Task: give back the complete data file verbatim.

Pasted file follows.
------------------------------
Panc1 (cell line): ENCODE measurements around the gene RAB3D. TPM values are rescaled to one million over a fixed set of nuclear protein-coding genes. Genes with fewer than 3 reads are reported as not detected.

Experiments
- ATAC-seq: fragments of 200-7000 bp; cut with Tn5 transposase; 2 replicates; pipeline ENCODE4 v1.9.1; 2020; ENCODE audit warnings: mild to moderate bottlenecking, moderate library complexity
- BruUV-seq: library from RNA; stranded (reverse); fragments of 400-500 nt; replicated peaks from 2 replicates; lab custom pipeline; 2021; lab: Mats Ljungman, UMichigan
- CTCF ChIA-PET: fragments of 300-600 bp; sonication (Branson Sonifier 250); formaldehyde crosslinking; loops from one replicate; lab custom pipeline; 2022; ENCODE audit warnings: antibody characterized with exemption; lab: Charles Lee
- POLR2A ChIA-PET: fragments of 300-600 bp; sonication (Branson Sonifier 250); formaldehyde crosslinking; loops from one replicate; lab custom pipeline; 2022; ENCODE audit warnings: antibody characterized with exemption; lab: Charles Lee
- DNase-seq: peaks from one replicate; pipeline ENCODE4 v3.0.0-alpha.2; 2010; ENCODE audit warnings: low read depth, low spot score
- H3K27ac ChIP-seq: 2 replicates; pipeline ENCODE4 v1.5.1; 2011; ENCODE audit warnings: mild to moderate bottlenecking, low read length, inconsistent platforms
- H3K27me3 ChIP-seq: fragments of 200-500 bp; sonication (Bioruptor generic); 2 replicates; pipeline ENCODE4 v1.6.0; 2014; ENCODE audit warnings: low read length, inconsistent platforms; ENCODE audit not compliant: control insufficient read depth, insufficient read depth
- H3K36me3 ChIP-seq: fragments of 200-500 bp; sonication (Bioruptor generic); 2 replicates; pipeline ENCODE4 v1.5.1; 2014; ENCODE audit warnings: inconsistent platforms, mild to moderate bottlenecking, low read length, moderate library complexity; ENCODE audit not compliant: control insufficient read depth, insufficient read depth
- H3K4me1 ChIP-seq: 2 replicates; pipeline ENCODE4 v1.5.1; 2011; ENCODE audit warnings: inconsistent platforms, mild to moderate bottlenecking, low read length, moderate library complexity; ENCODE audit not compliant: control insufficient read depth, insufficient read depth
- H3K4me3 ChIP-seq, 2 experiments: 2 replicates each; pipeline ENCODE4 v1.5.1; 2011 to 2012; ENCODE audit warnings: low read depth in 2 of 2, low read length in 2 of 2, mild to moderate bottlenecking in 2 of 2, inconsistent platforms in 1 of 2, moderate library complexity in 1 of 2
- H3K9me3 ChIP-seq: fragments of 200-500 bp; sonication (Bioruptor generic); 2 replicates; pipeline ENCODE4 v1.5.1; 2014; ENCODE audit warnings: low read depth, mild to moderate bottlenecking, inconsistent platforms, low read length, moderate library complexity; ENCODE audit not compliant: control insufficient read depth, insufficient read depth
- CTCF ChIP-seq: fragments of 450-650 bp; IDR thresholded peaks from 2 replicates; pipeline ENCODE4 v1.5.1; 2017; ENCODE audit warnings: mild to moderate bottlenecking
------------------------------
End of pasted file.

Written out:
Panc1 (cell line): ENCODE measurements around the gene RAB3D. TPM values are rescaled to one million over a fixed set of nuclear protein-coding genes. Genes with fewer than 3 reads are reported as not detected.

Experiments
- ATAC-seq: fragments of 200-7000 bp; cut with Tn5 transposase; 2 replicates; pipeline ENCODE4 v1.9.1; 2020; ENCODE audit warnings: mild to moderate bottlenecking, moderate library complexity
- BruUV-seq: library from RNA; stranded (reverse); fragments of 400-500 nt; replicated peaks from 2 replicates; lab custom pipeline; 2021; lab: Mats Ljungman, UMichigan
- CTCF ChIA-PET: fragments of 300-600 bp; sonication (Branson Sonifier 250); formaldehyde crosslinking; loops from one replicate; lab custom pipeline; 2022; ENCODE audit warnings: antibody characterized with exemption; lab: Charles Lee
- POLR2A ChIA-PET: fragments of 300-600 bp; sonication (Branson Sonifier 250); formaldehyde crosslinking; loops from one replicate; lab custom pipeline; 2022; ENCODE audit warnings: antibody characterized with exemption; lab: Charles Lee
- DNase-seq: peaks from one replicate; pipeline ENCODE4 v3.0.0-alpha.2; 2010; ENCODE audit warnings: low read depth, low spot score
- H3K27ac ChIP-seq: 2 replicates; pipeline ENCODE4 v1.5.1; 2011; ENCODE audit warnings: mild to moderate bottlenecking, low read length, inconsistent platforms
- H3K27me3 ChIP-seq: fragments of 200-500 bp; sonication (Bioruptor generic); 2 replicates; pipeline ENCODE4 v1.6.0; 2014; ENCODE audit warnings: low read length, inconsistent platforms; ENCODE audit not compliant: control insufficient read depth, insufficient read depth
- H3K36me3 ChIP-seq: fragments of 200-500 bp; sonication (Bioruptor generic); 2 replicates; pipeline ENCODE4 v1.5.1; 2014; ENCODE audit warnings: inconsistent platforms, mild to moderate bottlenecking, low read length, moderate library complexity; ENCODE audit not compliant: control insufficient read depth, insufficient read depth
- H3K4me1 ChIP-seq: 2 replicates; pipeline ENCODE4 v1.5.1; 2011; ENCODE audit warnings: inconsistent platforms, mild to moderate bottlenecking, low read length, moderate library complexity; ENCODE audit not compliant: control insufficient read depth, insufficient read depth
- H3K4me3 ChIP-seq, 2 experiments: 2 replicates each; pipeline ENCODE4 v1.5.1; 2011 to 2012; ENCODE audit warnings: low read depth in 2 of 2, low read length in 2 of 2, mild to moderate bottlenecking in 2 of 2, inconsistent platforms in 1 of 2, moderate library complexity in 1 of 2
- H3K9me3 ChIP-seq: fragments of 200-500 bp; sonication (Bioruptor generic); 2 replicates; pipeline ENCODE4 v1.5.1; 2014; ENCODE audit warnings: low read depth, mild to moderate bottlenecking, inconsistent platforms, low read length, moderate library complexity; ENCODE audit not compliant: control insufficient read depth, insufficient read depth
- CTCF ChIP-seq: fragments of 450-650 bp; IDR thresholded peaks from 2 replicates; pipeline ENCODE4 v1.5.1; 2017; ENCODE audit warnings: mild to moderate bottlenecking